Image size

Discussion in 'Beyond the Basics' started by chris_arnet, Feb 23, 2008.

  1. chris_arnet

    chris_arnet TPF Noob!

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    Allright. I want to enlarge the photo below as large as possible at 200 dpi. However, i dont know the equation to figuring out how big that can be.
    This is from my 20D and it takes 8,185,344 pixel images. The image is at 3504x2336 at a resolution of 300dpi. Could someone please help me?


    [​IMG]
     
  2. Big Mike

    Big Mike I am Big, I am Mike Staff Member Supporting Member

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    DPI is a printer function.

    I'm sure you mean PPI (pixels per inch) and that is a measure of how big the image is on the screen.

    The size of your image is 3504x2336....the PPI could be 100 or 10,000, it wouldn't really change anything except for the viewing size on the screen.

    Do you want to make a large print? If so, what size?
     
  3. djrichie28

    djrichie28 TPF Noob!

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    17.5"x11.6" Is what those pixel dimensions would be blown up to keeping a 200pixel/inch. This can be done in photoshop. Go into 'Image' then select 'Image Size' and in the resolution box, enter 200 for pixel/inch and make sure you uncheck the 'resample' box. When you enter the new resolution, you will see the image dimensions increase.

    With the resample box unchecked, it will change the size of the image depending on the pixel/inch and with the box checked it will maintain the same size dimensions but change the total pixels.

    All this of course is assumming you mean dpi as pixels/inch. I'm guessing that is what you meant by your question.
     
  4. chris_arnet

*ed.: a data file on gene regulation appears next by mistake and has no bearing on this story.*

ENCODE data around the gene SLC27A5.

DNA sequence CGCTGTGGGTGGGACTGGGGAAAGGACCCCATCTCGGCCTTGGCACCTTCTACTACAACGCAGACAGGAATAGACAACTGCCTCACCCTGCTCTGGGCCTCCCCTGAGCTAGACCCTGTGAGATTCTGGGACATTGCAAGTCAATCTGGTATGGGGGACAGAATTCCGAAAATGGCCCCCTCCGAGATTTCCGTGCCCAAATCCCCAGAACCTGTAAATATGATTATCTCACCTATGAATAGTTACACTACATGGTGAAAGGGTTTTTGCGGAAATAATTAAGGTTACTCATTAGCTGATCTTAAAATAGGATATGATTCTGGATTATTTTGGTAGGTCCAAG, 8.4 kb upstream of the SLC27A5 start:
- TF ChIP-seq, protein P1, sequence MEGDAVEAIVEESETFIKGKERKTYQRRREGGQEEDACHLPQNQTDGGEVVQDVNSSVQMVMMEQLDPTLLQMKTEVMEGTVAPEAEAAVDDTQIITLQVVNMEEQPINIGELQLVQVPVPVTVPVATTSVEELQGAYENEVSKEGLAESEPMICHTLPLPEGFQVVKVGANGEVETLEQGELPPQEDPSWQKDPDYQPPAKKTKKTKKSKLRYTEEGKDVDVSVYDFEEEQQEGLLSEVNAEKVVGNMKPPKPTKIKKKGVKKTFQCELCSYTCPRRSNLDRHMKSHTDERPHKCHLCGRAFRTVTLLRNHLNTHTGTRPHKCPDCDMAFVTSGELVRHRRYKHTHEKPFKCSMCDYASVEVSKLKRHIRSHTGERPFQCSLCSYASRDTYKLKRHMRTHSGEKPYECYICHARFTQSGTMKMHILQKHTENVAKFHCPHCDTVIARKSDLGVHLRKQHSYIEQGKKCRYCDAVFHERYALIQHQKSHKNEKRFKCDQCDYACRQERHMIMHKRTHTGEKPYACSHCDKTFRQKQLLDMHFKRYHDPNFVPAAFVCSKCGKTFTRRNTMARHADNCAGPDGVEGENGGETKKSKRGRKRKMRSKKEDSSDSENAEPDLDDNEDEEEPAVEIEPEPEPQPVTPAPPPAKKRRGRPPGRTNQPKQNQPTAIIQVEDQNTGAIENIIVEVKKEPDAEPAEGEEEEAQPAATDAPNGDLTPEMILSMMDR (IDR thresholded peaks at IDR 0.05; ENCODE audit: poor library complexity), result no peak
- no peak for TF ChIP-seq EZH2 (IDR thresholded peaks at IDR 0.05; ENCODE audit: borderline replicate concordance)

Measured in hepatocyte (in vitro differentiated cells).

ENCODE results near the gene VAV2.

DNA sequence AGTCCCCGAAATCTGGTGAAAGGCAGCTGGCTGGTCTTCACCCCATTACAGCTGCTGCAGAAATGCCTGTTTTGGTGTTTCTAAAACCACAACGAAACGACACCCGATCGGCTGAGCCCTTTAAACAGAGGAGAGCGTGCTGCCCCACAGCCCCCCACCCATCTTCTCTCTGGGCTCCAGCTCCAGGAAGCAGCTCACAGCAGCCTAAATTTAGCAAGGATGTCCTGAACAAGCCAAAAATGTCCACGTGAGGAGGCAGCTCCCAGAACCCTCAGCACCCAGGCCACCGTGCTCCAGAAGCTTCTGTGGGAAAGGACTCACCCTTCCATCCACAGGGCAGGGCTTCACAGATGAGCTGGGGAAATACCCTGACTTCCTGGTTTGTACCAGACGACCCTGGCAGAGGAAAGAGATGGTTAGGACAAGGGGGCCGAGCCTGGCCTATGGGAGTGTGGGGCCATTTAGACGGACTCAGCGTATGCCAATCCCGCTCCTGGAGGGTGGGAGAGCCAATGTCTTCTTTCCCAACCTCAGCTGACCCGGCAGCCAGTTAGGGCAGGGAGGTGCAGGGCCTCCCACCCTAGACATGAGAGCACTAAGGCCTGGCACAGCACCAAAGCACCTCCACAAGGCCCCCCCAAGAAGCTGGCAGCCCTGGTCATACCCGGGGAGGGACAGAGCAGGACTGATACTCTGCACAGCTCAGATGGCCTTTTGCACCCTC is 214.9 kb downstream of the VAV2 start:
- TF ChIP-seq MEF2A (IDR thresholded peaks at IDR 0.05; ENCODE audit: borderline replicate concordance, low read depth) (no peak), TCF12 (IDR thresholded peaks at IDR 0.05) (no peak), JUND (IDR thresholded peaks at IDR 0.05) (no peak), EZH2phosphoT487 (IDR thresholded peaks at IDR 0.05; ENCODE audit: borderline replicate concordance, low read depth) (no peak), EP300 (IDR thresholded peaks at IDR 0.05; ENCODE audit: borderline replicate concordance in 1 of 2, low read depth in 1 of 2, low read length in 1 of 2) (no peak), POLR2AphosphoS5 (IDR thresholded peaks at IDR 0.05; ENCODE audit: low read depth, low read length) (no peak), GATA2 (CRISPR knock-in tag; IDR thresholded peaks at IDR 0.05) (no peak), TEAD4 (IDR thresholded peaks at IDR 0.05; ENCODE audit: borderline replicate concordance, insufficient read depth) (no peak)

chris_arnet TPF Noob!

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    sorry about that.
    ive never really made a print past 8x10 before so Im not sure how big i could go. Ive heard 200 ppi is the lowest i could go and still have a sharp image. it will be veiwed from one to two feet away, so I can't afford any pixelation at all. what is the lowest you think i coupld go ppi wise?
     
  5. RKW3

    RKW3 TPF Noob!

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    I've gone 150ppi with a 20x30 print, but I don't recommend 150 ppi with anything smaller.

    You should probably stick with 200ppi as your lowest. If you invest in a program like Genuine Fractals you can enlarge your pictures with great quality. Try downloading the demo just to see how it works.
     
  6. Garbz

    Garbz No longer a newbie, moving up!

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    I recommend if you go below 200 dpi to do some upsampling of the image. A 150dpi image upsampled to 300 dpi can look much better than a 150 dpi image itself.
     
  7. djrichie28

    djrichie28 TPF Noob!

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    These are good suggestions. I haven't experimented with them and can't comment, but I'm sure they would work. I have learned though that a good print quality is from 200+ppi.
     
  8. chris_arnet

    chris_arnet TPF Noob!

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    so at 150 dpi, its going to start losing its sharpness, and I will begin to see pixelation?
     
  9. chris_arnet

    chris_arnet TPF Noob!

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    allright, im looking at a 150ppi image (23x15) on my computer, and its perfectly fine image quality. but i see jagged edges (not pixelation), when i zoom in, they go away. is this just something weird that happens on moniters? or will it be like this on my print to? i see it in different smaller sizes as well.
     
  10. djrichie28

    djrichie28 TPF Noob!

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    Monitors display usually at 72dpi. That could be why you see the jagged edges. I had a picture of a Mill roof top on a diagonal and it looked jagged on the screen, but the print was smooth. Don't let the monitor fool you.
     
  11. chris_arnet

    chris_arnet TPF Noob!

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    allright cool.
     

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